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Minerva Ginecologica 2002 December;54(6):509-12


language: Italian

Congenital hepatic fibrosis in pregnancy

Grio R., D’Addato F., Nicolosi M. G., Barbini V., Colla F., Attini R., Leotta E., Lanza A.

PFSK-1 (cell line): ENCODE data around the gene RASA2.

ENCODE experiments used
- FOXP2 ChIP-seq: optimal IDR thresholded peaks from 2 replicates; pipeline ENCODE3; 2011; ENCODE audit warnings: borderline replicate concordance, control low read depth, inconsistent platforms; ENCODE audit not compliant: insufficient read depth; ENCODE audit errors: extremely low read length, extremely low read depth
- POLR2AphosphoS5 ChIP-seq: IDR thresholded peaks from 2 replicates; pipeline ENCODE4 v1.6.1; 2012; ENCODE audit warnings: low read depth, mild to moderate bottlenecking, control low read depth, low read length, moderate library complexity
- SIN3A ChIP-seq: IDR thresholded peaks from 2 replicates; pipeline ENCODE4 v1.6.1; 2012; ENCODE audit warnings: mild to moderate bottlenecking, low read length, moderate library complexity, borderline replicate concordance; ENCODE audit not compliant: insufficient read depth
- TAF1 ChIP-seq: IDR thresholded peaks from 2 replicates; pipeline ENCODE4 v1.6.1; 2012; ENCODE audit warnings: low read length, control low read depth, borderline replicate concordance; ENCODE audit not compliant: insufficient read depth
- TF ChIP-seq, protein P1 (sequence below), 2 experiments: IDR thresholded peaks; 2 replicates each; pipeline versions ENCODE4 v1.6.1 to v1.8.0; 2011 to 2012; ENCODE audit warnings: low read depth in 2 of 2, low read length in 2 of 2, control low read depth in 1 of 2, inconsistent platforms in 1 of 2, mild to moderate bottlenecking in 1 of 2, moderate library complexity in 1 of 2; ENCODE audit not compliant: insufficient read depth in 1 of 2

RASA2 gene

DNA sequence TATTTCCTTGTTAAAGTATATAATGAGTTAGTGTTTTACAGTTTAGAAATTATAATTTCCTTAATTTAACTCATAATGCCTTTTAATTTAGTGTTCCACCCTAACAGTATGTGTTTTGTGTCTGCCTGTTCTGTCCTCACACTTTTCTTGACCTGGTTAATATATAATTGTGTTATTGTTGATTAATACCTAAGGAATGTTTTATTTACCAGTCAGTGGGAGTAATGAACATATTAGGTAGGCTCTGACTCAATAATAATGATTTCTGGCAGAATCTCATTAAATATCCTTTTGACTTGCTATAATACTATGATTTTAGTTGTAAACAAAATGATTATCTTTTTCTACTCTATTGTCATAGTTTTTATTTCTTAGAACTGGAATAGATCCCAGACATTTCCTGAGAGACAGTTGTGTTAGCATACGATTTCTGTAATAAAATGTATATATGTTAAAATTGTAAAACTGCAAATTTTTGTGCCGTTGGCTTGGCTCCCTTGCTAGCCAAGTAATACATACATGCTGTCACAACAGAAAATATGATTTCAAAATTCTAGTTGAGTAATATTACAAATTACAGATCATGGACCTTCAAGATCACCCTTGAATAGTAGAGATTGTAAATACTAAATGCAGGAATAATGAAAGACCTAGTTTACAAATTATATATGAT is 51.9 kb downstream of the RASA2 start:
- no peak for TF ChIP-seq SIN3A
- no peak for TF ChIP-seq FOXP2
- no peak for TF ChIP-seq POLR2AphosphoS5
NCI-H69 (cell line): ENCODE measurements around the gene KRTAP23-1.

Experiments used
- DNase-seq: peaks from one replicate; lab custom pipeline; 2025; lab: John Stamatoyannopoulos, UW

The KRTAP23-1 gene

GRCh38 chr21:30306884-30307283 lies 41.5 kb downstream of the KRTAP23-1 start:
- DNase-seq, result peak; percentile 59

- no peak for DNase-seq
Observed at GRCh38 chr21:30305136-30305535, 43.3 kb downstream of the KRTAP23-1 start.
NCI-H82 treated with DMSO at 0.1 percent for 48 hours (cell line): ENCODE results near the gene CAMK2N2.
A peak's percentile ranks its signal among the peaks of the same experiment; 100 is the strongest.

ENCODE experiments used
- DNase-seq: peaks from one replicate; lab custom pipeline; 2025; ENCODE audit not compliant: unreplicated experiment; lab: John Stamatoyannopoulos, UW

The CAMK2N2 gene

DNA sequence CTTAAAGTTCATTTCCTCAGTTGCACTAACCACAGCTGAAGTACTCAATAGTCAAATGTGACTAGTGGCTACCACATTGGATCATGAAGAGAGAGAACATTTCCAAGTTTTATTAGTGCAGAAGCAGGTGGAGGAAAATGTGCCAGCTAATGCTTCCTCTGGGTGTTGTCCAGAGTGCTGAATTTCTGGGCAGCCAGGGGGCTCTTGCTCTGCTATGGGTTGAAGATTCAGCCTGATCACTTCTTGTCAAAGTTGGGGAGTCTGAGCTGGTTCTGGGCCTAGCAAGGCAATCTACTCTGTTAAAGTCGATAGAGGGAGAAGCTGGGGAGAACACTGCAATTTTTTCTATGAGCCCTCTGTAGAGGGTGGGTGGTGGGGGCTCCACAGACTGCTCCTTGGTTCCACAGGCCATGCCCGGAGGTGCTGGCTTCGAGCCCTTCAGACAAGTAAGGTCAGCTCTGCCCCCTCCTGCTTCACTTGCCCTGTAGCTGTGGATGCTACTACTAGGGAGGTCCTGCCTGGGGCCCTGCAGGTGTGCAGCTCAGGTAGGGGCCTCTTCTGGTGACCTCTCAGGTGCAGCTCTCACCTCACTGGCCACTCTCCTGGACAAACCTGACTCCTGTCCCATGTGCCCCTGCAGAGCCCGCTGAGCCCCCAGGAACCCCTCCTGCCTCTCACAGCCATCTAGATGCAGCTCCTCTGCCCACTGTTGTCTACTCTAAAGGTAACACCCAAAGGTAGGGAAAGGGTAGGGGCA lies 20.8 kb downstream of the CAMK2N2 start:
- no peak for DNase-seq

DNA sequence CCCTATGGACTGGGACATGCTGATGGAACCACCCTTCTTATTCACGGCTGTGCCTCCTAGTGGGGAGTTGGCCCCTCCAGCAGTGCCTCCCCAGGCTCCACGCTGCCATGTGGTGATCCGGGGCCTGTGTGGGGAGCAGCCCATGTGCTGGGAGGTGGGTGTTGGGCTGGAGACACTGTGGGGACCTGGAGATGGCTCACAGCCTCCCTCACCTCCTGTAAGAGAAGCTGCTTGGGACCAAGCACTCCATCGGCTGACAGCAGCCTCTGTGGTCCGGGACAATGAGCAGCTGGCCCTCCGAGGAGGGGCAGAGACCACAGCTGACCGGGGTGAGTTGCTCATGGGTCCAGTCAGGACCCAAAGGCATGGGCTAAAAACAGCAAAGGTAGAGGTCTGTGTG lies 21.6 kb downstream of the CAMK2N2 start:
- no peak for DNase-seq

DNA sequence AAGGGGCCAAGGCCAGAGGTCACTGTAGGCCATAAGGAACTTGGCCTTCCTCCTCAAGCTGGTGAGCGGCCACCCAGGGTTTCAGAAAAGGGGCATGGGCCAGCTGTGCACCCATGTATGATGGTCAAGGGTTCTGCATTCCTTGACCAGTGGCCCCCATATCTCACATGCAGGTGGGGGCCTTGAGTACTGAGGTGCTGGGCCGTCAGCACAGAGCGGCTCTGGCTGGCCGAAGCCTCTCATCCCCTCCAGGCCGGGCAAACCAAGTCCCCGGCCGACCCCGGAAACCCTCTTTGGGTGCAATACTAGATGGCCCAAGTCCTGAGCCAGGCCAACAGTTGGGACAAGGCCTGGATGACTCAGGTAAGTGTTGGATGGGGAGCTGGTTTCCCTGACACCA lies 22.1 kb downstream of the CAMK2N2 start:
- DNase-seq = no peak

The purpose of this study was to analyse the course of pregnancy of a 20-year-old woman suffering from congenital hepatic fibrosis (CHF), a genetic disease with recessive autosomic transmission, attributed to the group of hepato-nephro-pancreatic fibropolycystic familial diseases. This was the only time such a case had ever been encountered in a pregnancy in the history of Turin University's Obstetrics and Gynaecological Clinic. The case of a 20-year-old woman is considered. She was admitted to our observation at the Obstetrics and Gynaecological Department of Faculty ''B'' of the University of Turin, suffering from CHF, a primigravid in the eighth week of gestation. Haematochemical tests carried out on the patient showed a platelet deficiency without evident changes in liver and renal function. Objective examination revealed a slight hepatosplenomegaly confirmed by abdominal echotomography. The haematochemical examinations subsequently carried out confirmed thrombocytopenia due to hepatosplenic hyperhaemocataresis. In agreement with the will of the patient and her family, and after having heard the opinion of our hospital's anaesthetists and internists, a conservative approach was decided on and close monitoring of maternal and foetal conditions was planned, with hospitalisations scheduled for every fortnight. Together with the internists and anaesthetists, it was decided to allow the pregnancy to proceed as far as foetal maturity but not to term, to avoid problems relating to the excessive increase in uterine volume which would have led to pressure on the portal tree and so favoured haemorrhaging due to rupture of the oesophageal varices. Caesarean delivery was planned for the 37th week of gestation. The birth went according to plan and the foetus was a live, vital male with Apgar index of 9/9. The placenta presented normal characteristics and a weight of 590 g. No haemorrhagic complications were observed either in the course of surgery or in the postoperative phase, notwithstanding the preoperative finding of a platelet count of 64,000 platelets/ mm3. Although in our case neither the pregnancy nor the delivery constituted a serious danger for the life of the mother, possible obstetric complications are among the most serious encountered in obstetric pathology and can lead both to maternal death and to the intrauterine death of the foetus. For these reasons we believe it essential to provide correct, clear and adequate information about the risks involved for patients suffering from congenital hepatic fibrosis, especially if they are associated with renal polycystic disease, and who are admitted to our wards with the desire to programme a pregnancy.

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